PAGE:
Officials from the Illinois Civil Justice League (ICJL) and members of a newly created Madison County medical malpractice committee met last week in Chicago to discuss problems involving the judicial system and lawsuits against doctors and hospitals.
Ed Murnane, president of the ICJL, seemed encouraged that committee members -- Madison County Circuit Judge Dave Hylla (chairman), Associate Judges Tom Chapman and Steve Stobbs -- as well as Chief Judge Ann Callis, were willing to hear his group's concerns.
In 2004, the ICJL published a study of lawsuits against doctors and hospitals in Madison and St. Clair counties between 2000 and 2003.
"Judge Hylla – who would have reason not to be eager to cooperate with us since we aggressively opposed his election in November – not only was willing to receive whatever information and suggestions we had, but he also was willing and anxious to meet with us to discuss his committee's objectives," Murnane wrote in a commentary earlier this week.
"And joining us for the meeting...was Chief Judge Callis herself, who wanted to show her interest in the subject and to stress her commitment to ongoing reform," Murnane wrote.
Callis indicated the get-together was time well spent.
"I thought the meeting was productive in that it continued the dialogue, that we want to establish, with all groups interested in the work of this committee," Callis said. "Judge Hylla, Judge Chapman and Judge Stobbs are doing an outstanding job in gathering all relevant views for this cohesive effort."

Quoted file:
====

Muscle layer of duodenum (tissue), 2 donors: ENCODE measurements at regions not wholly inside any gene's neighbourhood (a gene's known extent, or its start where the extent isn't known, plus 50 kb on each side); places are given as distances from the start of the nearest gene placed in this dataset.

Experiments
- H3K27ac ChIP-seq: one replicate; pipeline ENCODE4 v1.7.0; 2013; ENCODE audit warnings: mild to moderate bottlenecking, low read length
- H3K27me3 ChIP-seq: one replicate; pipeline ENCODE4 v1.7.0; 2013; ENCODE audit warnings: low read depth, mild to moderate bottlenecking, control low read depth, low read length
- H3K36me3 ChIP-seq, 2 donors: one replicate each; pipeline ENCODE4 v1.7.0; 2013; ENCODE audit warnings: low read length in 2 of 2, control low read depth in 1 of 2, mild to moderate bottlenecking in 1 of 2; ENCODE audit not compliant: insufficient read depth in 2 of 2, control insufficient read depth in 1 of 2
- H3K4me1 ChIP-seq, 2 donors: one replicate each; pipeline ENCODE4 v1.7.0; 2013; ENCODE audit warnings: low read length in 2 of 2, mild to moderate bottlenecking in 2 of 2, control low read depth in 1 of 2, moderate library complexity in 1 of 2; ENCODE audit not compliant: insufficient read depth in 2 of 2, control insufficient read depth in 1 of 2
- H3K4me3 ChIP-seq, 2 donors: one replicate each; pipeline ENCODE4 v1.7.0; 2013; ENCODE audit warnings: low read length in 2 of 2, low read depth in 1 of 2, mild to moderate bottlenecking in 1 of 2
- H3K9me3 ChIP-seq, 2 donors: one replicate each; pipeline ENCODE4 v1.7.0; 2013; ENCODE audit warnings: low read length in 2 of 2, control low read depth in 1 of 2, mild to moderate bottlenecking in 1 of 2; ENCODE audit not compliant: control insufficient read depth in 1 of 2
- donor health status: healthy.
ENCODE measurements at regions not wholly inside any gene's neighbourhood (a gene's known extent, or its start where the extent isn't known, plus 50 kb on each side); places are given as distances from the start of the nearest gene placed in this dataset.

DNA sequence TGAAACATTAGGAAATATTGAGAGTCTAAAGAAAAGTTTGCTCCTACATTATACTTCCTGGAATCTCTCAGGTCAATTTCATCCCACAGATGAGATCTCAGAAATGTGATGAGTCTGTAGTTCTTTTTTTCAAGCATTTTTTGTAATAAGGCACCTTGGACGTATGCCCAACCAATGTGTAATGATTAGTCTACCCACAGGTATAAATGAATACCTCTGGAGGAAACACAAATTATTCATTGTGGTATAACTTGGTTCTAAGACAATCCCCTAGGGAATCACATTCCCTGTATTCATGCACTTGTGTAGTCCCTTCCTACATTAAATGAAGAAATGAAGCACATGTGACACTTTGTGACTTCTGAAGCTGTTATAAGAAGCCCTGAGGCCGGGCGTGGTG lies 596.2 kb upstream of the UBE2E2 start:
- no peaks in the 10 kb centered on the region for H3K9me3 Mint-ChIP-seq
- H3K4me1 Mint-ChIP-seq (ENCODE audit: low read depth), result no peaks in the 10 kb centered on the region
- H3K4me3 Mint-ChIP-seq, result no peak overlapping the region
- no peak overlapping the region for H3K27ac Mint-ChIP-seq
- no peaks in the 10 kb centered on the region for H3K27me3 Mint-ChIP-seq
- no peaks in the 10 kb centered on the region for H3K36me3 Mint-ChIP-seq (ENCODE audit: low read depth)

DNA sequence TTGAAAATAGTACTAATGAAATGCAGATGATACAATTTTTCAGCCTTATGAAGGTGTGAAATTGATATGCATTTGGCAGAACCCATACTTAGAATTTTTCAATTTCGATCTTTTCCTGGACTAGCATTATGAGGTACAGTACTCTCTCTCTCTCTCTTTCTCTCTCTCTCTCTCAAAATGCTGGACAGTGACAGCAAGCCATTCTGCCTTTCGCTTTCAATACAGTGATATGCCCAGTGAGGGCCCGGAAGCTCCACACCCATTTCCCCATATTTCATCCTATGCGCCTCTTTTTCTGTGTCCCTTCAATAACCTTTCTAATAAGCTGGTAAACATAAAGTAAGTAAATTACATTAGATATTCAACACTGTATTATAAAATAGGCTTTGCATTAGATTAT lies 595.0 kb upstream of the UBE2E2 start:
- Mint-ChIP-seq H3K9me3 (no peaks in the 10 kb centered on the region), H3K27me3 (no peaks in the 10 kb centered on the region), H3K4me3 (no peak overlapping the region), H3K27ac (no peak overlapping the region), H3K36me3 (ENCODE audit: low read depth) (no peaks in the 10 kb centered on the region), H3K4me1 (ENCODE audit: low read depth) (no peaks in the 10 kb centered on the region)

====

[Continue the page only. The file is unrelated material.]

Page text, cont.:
Murnane wrote that some observers would not have expected such a cordial summit.
"But that's what happened and the willingness of the Madison County judges to meet, to listen, to acknowledge problems in the past and to look for even more ways to improve judicial matters in one of the nations' most reviled jurisdictions bodes well for Madison County residents, for Illinoisans … indeed, for anyone who understands why Madison County has been branded as a 'judicial hellhole'," he wrote.
Murnane indicated the judges on the med-mal committee have already met with local doctors and hospital personnel, including members of S.M.A.S.H. -- the doctors' organization that was highly mobilized in the last two judicial elections.
He said the judges "expressed willingness – even eagerness" to meet with leadership of the Illinois State Medical Society and the Illinois Hospital Association.
Murnane said his meeting with the judges went beyond health care and to the subject of the other "reforms" that Callis has enacted in Madison County.
"We indicated that there is some skepticism that all of the election-year reforms are significant and said that the Illinois Civil Justice League plans to (1) survey some of our legal allies on the value/benefit of the latest reforms in Madison County and (2) ask these same legal allies for suggestions as to other steps the judges themselves can take without seeking approval or action by the Illinois General Assembly," he wrote.
"We'll present those findings and any recommendations to the Madison County judges for their consideration. They made no commitment to enact any recommendations but they did agree to accept and review what we offer."
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Illinois General Assembly
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